that lead isn't really correct, dear reader -- the cubs were already down 4-1 in the fifth when jason marquis lobbed the pitch that sammy sosa catapulted into the right-center texas bullpen to join hank aaron, babe ruth, willie mays and barry bonds in the six-hundred-home-run club. with three early cub errors defining what appeared a listless effort in the aftermath of the michael barrett trade, with a lineup that suddenly looks shockingly weak, there didn't seem a lot of reason to think the game wasn't already pretty much over. and, as subsequent events demonstrated, it was.
and from a different perspective, the cubs were sunk as long ago as april 24.
but the irony is simply too rich to pass over. the man who tribco made the drones hate in order to try to wear the white hat in dumping him for nothing (and paying for the privilege) exacted a very small slice of retribution the right way -- adding the indignity of allowing a historic shot to the still-productive former centerpiece of the franchise to the embarrassment of crashing jim hendry's faux-$300mm experiment back into the morbid mire at a season-high eight games back of the division-leading (and streaking) milwaukee brewers.
the disillusionment of the more slavish quarters of the fan base must surely have been accelerated by seeing lou piniella -- having shipped barrett and with aramis ramirez losing time to patellar tendonitis -- reduced to fielding an american league lineup that in spite of the designated hitter featured sprightly mike fontenot batting fifth. this manner of offense figures to continue longer than anyone would like even if ramirez comes off the disabled list as hoped later this week -- derrek lee's suspension looms, and new-boy rob bowen isn't likely to make anyone forget barrett at the plate.
further contributing to the sour state of affairs is jason marquis, whose merciless mean reversion continued apace alongside those of ted lilly, rich hill and ryan dempster from the luck-enriched early season successes which apparently fooled a great many into believing that the 2007 cubs were good in spite of the available context which illustrated the ephemeral nature of such episodes. it seems here bizarre, dear reader, that some still cling to delusions of a turnaround based on little but that first three weeks' babip-derived strangeness -- in the seven weeks since april 30, the cubs have scored 203 and allowed 206, and appropriately enough have gone 22-24. there's no run differential savior in that, and the team has not been cheated.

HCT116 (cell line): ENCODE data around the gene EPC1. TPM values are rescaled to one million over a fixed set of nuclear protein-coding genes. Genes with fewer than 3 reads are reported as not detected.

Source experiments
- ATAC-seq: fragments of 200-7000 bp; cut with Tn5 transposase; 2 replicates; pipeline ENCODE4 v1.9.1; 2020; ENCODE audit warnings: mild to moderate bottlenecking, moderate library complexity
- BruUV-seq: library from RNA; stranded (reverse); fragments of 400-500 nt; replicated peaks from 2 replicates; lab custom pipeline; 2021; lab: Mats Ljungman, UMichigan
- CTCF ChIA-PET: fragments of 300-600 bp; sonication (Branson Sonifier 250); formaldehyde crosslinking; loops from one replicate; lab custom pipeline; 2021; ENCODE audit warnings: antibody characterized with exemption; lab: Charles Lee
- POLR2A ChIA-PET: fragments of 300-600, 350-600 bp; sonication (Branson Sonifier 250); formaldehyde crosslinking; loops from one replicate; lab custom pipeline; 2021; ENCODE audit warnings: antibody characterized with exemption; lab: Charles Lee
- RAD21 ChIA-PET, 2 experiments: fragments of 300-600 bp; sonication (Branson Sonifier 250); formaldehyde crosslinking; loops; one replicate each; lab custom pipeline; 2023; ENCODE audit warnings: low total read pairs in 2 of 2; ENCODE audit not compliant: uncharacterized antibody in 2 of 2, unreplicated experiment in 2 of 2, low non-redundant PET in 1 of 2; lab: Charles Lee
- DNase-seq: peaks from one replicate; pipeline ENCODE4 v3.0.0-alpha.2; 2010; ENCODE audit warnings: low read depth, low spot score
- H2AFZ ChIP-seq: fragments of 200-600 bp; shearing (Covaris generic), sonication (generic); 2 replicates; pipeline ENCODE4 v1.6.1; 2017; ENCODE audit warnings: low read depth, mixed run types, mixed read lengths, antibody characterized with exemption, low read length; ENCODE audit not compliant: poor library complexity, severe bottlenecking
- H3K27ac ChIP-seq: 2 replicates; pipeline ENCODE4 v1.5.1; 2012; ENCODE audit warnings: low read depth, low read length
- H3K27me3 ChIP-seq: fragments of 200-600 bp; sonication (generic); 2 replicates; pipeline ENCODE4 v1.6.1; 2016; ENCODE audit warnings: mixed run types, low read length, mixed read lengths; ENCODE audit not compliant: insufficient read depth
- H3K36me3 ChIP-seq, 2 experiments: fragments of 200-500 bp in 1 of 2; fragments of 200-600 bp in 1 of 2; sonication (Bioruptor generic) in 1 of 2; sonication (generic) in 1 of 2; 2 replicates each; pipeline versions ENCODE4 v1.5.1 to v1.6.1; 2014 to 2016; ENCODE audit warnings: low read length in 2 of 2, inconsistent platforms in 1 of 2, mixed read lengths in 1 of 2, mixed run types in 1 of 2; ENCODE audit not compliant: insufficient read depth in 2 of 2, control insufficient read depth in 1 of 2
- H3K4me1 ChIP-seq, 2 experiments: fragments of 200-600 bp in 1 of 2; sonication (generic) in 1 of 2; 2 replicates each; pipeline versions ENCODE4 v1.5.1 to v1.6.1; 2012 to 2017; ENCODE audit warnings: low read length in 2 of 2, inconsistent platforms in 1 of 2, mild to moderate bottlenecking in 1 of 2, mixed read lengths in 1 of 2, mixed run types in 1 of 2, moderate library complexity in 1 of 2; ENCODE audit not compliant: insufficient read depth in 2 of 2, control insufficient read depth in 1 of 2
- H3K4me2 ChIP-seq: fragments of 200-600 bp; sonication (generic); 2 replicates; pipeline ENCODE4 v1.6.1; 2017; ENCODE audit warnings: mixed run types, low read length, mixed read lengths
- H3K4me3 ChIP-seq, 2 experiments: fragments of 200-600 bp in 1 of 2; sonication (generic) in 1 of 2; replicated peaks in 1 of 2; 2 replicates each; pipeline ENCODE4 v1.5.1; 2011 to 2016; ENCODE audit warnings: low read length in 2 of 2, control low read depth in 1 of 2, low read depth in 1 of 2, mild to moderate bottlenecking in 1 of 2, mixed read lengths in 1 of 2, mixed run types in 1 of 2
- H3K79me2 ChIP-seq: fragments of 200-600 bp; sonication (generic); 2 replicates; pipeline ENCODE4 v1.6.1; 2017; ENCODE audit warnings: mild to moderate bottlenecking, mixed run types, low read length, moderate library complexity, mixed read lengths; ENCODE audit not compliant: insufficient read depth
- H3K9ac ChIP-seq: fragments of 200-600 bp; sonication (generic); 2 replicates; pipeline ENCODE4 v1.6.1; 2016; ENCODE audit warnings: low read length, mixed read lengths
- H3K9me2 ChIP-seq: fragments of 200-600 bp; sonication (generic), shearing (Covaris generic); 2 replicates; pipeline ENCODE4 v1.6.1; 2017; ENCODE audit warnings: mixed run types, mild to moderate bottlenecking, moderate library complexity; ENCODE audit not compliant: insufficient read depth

the club sometimes seems to understand better than its fans the dire straits it is in, and have rearranged the pieces frenetically in an effort to find a combination that would put some lipstick on this pig. but it would seem here that, at most draws from the deck, the cubs have succeeded only in treading water. cesar izturis is benched and appropriately -- but is ryan theriot's 263/323/333 really any improvement? matt murton is in iowa and it is no travesty, but is felix pie's 246/287/404 a material gain? jacque jones continues to justify this page's every criticism of his signing, but can mike fontenot really be expected to be his better over any significant sample size? and now exchanging barrett for bowen, who is precious little better defensively and cannot hit half as well... it seems to this writer that the one clear gain has been losing wade miller from the rotation in favor of angel guzman and sean marshall.
the benefit of these moves, dear reader, is mostly in the quiet revolution they represent. as was pointed out by local shaman ccd, there is a youth movement underway much the same as 2006's accidental version. but it very probably means nothing good for this year.
july 31 is fast approaching, and this club -- having done essentially what this page thought it would in the offseason in spite of the utter and demonstrable foolishness of a halfhearted one-year turnaround -- has another opportunity to demonstrate that it might have learned something from its folly. trading four months of barrett yields little and that is no surprise; jacque cannot be moved for a bag of balls and we are not at all shocked. but in derrek lee, jason marquis, ted lilly, alfonso soriano, aramis ramirez and carlos zambrano, the cubs have assets of varying quality under contract at varying terms, some of whom might fetch the kind of bounty that could inject real promise into the farm system -- if only the front office is both free to and (finally) sees the wisdom of arbitraging service time and using player-development risk as leverage in an effort to build a winner from the ground up.
this group of players is what you see -- a .500-or-slightly-less baseball team that is going to get a lot more expensive in the next two years and which no cub fan should miss when it is gone. watching it get old after jim hendry is fired will not be any more pleasant than 2007 has been. breaking it up, on the other hand, may offer some real hope for a better future in which a young core of high-ceiling talent under controlled contracts can be augmented by a few tailor-fit free agents.